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By Anindita Ghosh. New Delhi: Oxford University Press, 2016.
Nineteenth-century Calcutta, the capital of colonial India until 1911, was a city of divergent interests. For British colonialists the cosmopolitan city represented economic and technological successes, which included a thriving jute trade and the introduction of modern infrastructure. Conversely, among the native bhadralok, or the educated upper and middle class "gentlefolk," Calcutta symbolized immorality and decay, configured in their representations as the space where traditional values broke down. Alongside colonialists and the bhadralok, an urban poor, composed of marginal groups such as migrant workers, sex workers, and low paid occupational groups, also populated the colonial city.
Anindita Ghosh's book Claiming the City: Protest, crime, and scandals in colonial Calcutta, c. 1860–1920, promises to analyze the numerous ways in which this urban poor, often represented as passive consumers of the colonial urban experience, laid claim to the city. Drawing from a wide array of archival and non-archival sources, the book's most significant contribution to the history of colonial urbanism is its extensive documentation of the everyday realities of the urban poor in late nineteenth-and early twentieth-century India. Chapter One explores these realities with a careful study of the urban expansion of the city. Of particular importance is Ghosh's discussion of the development of urban infrastructure (mechanized travel, gas lighting, and water and sanitation services), which proved to be a source of inequity in the city. Related to this technological transformation, Chapter Four focuses on low-paid occupational workers, including milkmen, scavengers, and hackney-carriage and bullock cart drivers to name a few, who challenged the operation of Calcutta's municipal regime. In this chapter Ghosh forcefully delivers on her promise, revealing how the city street emerged as the space of contestation. The diversity of her examples successfully complicates our assessment of Calcutta's urban experience. She demonstrates how strict adherence to colonial ordinances was a rare occurrence among low-paid workers; the everyday reality of their lived experience required innovation. Bullock cart drivers, for example, poised a challenge to the supremacy of motor traffic; their continued presence in the city was aligned with an urban populace that for colonial officials was classed as "irresponsible, undisciplined, and yet to be 'modern'" (180). In other instances, low-paid occupational workers employed strikes, threats and other forms of protest to challenge and disrupt colonial administration. In their refusal to accommodate modernization these workers reveal a powerful claim on urban space.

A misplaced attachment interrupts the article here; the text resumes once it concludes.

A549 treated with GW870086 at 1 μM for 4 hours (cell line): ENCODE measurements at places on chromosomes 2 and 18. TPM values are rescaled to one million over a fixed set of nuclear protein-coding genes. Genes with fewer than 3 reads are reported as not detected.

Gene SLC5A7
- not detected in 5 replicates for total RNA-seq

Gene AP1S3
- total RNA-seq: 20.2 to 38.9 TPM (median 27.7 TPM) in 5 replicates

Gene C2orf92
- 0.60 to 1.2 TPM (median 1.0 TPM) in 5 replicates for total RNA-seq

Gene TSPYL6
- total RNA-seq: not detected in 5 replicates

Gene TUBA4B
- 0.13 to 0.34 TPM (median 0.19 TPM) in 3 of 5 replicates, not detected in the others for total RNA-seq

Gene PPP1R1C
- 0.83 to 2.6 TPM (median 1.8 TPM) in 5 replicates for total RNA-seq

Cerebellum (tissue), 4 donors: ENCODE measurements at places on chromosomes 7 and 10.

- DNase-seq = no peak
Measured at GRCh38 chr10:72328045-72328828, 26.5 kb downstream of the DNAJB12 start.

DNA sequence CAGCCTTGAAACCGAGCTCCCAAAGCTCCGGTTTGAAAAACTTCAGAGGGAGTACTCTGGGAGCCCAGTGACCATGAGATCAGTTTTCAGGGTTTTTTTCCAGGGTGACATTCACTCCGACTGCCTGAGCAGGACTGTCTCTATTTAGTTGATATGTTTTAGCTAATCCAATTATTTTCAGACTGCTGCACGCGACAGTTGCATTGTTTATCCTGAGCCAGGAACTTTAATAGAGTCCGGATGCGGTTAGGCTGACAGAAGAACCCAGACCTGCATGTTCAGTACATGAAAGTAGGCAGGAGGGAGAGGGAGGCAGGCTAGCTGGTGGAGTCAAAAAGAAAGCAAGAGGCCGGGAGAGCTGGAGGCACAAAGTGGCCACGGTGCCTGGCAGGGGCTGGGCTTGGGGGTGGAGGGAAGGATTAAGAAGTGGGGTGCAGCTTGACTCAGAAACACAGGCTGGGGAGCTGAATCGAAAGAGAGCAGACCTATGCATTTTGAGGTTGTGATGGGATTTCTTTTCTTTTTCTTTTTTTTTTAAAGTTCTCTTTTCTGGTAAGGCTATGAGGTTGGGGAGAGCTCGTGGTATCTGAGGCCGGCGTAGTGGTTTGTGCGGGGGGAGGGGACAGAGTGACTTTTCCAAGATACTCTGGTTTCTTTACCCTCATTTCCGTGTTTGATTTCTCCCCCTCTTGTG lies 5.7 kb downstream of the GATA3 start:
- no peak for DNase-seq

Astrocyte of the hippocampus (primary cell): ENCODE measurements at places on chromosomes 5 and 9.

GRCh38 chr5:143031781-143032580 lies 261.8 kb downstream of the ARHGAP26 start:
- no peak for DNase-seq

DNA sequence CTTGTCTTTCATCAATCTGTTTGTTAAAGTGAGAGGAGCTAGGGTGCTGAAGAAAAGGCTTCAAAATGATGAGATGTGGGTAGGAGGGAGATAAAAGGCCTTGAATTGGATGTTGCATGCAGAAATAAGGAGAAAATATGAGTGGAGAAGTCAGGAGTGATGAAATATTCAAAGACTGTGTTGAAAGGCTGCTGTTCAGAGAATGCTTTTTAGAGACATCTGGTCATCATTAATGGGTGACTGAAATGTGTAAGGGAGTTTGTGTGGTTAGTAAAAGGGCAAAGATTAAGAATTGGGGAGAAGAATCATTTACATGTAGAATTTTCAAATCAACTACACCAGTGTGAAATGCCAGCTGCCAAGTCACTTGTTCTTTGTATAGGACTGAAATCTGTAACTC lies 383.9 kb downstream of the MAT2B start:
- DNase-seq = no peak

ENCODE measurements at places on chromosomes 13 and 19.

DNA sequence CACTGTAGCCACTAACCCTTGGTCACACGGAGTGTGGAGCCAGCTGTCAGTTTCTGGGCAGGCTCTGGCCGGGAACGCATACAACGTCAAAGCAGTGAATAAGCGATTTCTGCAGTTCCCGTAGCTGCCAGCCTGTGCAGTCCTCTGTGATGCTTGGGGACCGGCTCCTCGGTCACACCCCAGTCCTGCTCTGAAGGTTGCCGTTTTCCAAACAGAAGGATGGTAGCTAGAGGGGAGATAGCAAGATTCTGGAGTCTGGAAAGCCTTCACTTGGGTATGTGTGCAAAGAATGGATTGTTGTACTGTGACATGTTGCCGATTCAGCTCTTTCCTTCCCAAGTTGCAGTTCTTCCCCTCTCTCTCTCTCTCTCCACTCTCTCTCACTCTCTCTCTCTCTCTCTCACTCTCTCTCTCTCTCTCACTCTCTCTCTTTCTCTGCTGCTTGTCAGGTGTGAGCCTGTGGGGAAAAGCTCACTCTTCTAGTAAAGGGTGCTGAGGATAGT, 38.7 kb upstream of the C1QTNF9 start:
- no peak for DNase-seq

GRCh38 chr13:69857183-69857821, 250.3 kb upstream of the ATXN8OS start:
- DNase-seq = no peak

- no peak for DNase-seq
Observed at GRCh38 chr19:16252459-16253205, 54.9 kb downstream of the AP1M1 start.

In Chapter Six Ghosh further expands on the forms of refusal that characterized Calcutta in the late nineteenth and early twentieth centuries by charting a series of riots and protests that dominated Calcutta. In bringing to light these events, such as the 1898 Plague Riots (organized in response to governmental measures to manage the outbreak of the disease), Ghosh reveals an early tendency towards violence/protest/riots as modalities for dissenting against the colonial state. Here she suggests that non-nationalist resistance foreshadowed later acts in India that followed in the twentieth century. She advances towards what she describes as perhaps the "most important aspect" of her book, "[tracing] the antecedents of the kind of 'ground level' political society that later populist ideologies, such as Indian nationalist and religious fundamentalism, were able to tap into" (31). Ghosh invokes Partha Chatterjee's notion of "political society," a term to describe social groups engaged in activities that often violate the law in order to survive, but who "make [their] claim to a habitation and livelihood as a matter of right,"1 in order to more rigorously analyze the urban poor's claim on the city. Her attention to "political society" could perhaps be strengthened with greater theoretical breadth in analyzing the modalities of subversion. While Ghosh draws on Henri Lefebvre, works like Michel de Certeau's The Practice of Everyday Life, for example, could also be useful in expanding our larger sense of the urban poor's tactical approach to draw a clearer connection between the activities of the late nineteenth century and the looming anticolonial struggles.2